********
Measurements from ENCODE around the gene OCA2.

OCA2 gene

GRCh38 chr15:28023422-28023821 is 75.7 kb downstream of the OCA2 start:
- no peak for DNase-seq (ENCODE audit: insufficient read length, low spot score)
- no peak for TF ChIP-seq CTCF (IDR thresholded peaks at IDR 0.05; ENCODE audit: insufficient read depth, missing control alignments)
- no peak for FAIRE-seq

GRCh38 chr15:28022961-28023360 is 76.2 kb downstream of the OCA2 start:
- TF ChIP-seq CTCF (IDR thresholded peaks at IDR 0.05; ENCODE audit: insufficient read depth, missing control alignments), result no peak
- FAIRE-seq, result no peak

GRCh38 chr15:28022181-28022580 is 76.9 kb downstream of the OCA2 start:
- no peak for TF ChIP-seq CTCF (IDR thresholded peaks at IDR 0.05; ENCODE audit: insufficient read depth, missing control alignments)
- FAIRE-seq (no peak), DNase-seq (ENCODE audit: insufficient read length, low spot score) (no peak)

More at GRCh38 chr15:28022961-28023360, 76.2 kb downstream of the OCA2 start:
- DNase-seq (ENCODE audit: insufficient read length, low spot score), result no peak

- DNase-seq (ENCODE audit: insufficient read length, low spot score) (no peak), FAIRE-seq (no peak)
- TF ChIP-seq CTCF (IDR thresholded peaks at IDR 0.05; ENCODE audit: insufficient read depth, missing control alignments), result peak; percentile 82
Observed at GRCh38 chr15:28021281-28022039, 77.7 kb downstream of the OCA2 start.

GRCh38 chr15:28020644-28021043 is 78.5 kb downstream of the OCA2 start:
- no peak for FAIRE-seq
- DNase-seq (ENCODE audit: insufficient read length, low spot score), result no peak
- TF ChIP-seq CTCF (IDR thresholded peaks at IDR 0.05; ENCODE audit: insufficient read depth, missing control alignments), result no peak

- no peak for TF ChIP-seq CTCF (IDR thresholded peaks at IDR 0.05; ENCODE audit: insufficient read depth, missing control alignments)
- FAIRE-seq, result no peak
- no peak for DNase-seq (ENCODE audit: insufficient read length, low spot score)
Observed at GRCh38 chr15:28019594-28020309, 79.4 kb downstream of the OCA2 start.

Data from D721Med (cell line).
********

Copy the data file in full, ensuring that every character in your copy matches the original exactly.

Measurements from ENCODE around the gene OCA2.

OCA2 gene

GRCh38 chr15:28023422-28023821 is 75.7 kb downstream of the OCA2 start:
- no peak for DNase-seq (ENCODE audit: insufficient read length, low spot score)
- no peak for TF ChIP-seq CTCF (IDR thresholded peaks at IDR 0.05; ENCODE audit: insufficient read depth, missing control alignments)
- no peak for FAIRE-seq

GRCh38 chr15:28022961-28023360 is 76.2 kb downstream of the OCA2 start:
- TF ChIP-seq CTCF (IDR thresholded peaks at IDR 0.05; ENCODE audit: insufficient read depth, missing control alignments), result no peak
- FAIRE-seq, result no peak

GRCh38 chr15:28022181-28022580 is 76.9 kb downstream of the OCA2 start:
- no peak for TF ChIP-seq CTCF (IDR thresholded peaks at IDR 0.05; ENCODE audit: insufficient read depth, missing control alignments)
- FAIRE-seq (no peak), DNase-seq (ENCODE audit: insufficient read length, low spot score) (no peak)

More at GRCh38 chr15:28022961-28023360, 76.2 kb downstream of the OCA2 start:
- DNase-seq (ENCODE audit: insufficient read length, low spot score), result no peak

- DNase-seq (ENCODE audit: insufficient read length, low spot score) (no peak), FAIRE-seq (no peak)
- TF ChIP-seq CTCF (IDR thresholded peaks at IDR 0.05; ENCODE audit: insufficient read depth, missing control alignments), result peak; percentile 82
Observed at GRCh38 chr15:28021281-28022039, 77.7 kb downstream of the OCA2 start.

GRCh38 chr15:28020644-28021043 is 78.5 kb downstream of the OCA2 start:
- no peak for FAIRE-seq
- DNase-seq (ENCODE audit: insufficient read length, low spot score), result no peak
- TF ChIP-seq CTCF (IDR thresholded peaks at IDR 0.05; ENCODE audit: insufficient read depth, missing control alignments), result no peak

- no peak for TF ChIP-seq CTCF (IDR thresholded peaks at IDR 0.05; ENCODE audit: insufficient read depth, missing control alignments)
- FAIRE-seq, result no peak
- no peak for DNase-seq (ENCODE audit: insufficient read length, low spot score)
Observed at GRCh38 chr15:28019594-28020309, 79.4 kb downstream of the OCA2 start.

Data from D721Med (cell line).